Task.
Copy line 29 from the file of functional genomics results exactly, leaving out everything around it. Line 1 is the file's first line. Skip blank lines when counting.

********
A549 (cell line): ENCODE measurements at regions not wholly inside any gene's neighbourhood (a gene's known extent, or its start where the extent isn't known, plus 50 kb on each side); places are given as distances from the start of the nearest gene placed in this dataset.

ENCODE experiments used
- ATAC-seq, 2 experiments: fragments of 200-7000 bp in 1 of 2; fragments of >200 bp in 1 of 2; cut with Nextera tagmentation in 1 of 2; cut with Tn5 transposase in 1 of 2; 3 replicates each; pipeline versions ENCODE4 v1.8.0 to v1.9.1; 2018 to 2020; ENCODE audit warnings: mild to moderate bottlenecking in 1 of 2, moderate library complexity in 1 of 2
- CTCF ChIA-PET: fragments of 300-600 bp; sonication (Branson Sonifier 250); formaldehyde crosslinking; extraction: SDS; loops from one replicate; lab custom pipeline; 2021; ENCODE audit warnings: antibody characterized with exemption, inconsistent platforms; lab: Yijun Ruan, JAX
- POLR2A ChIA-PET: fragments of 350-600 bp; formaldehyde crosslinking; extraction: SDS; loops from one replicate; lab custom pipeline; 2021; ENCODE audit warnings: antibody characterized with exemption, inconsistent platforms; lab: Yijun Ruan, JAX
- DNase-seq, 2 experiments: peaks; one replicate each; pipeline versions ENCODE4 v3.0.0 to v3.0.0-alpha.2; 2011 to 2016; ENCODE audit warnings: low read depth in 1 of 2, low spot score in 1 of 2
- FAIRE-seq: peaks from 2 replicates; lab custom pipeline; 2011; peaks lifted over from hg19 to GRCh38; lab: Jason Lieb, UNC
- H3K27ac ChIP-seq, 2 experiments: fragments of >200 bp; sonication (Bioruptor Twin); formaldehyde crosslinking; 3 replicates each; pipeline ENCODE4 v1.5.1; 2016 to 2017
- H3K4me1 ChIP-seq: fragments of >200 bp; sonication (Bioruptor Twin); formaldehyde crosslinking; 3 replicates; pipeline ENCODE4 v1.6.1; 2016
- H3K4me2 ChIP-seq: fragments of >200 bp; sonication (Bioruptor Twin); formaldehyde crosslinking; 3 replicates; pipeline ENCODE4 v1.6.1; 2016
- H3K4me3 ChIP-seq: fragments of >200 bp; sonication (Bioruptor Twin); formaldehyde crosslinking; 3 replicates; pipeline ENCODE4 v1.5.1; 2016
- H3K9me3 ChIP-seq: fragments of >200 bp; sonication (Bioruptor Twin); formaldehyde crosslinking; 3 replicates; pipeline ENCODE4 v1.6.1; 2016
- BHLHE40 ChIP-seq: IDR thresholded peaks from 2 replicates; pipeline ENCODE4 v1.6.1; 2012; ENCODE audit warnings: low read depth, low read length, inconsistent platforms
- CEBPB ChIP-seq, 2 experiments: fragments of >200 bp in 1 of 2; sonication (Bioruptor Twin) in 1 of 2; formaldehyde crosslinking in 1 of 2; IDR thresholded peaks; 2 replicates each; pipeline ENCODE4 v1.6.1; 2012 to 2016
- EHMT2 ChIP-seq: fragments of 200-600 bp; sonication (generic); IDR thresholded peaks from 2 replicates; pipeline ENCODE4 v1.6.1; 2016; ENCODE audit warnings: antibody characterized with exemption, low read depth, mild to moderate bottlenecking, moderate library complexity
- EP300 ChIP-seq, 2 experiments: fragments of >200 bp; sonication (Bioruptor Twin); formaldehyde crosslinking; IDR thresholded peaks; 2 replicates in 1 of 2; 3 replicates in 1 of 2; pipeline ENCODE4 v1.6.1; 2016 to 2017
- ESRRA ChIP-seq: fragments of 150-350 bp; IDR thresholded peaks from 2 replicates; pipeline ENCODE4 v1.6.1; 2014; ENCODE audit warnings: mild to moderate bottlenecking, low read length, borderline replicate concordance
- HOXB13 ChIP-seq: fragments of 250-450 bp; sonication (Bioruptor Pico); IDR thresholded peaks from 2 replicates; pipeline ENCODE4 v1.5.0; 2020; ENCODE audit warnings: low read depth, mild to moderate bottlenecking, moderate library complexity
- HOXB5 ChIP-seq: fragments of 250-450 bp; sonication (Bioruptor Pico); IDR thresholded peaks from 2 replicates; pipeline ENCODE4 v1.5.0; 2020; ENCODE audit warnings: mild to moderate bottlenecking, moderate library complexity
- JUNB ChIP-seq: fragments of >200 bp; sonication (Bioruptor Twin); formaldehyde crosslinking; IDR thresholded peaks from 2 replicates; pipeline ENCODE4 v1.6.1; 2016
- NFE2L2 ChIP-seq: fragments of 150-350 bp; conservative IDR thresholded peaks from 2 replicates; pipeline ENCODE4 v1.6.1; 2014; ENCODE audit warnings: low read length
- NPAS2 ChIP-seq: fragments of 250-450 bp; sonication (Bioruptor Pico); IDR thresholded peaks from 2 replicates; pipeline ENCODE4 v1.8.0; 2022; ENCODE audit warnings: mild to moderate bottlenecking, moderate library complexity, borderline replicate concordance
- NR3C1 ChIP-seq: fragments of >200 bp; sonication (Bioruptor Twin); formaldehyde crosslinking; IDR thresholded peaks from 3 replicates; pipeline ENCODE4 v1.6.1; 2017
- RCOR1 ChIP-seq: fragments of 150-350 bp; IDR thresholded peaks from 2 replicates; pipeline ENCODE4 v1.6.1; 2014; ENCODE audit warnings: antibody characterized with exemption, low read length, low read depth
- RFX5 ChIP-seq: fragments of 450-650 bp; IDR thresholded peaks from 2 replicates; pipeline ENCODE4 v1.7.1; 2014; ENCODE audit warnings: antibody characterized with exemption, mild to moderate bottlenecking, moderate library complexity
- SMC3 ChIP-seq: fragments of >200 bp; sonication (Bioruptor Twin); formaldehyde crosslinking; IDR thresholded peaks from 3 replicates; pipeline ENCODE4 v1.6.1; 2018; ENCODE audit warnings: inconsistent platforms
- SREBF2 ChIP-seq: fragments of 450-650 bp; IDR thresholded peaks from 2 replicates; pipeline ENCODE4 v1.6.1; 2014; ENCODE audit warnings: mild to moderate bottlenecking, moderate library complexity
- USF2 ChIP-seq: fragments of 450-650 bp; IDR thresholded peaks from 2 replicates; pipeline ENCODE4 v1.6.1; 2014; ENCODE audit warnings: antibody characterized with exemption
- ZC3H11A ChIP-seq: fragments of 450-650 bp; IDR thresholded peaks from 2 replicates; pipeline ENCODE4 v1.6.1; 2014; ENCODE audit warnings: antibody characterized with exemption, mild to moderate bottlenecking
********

- ZC3H11A ChIP-seq: fragments of 450-650 bp; IDR thresholded peaks from 2 replicates; pipeline ENCODE4 v1.6.1; 2014; ENCODE audit warnings: antibody characterized with exemption, mild to moderate bottlenecking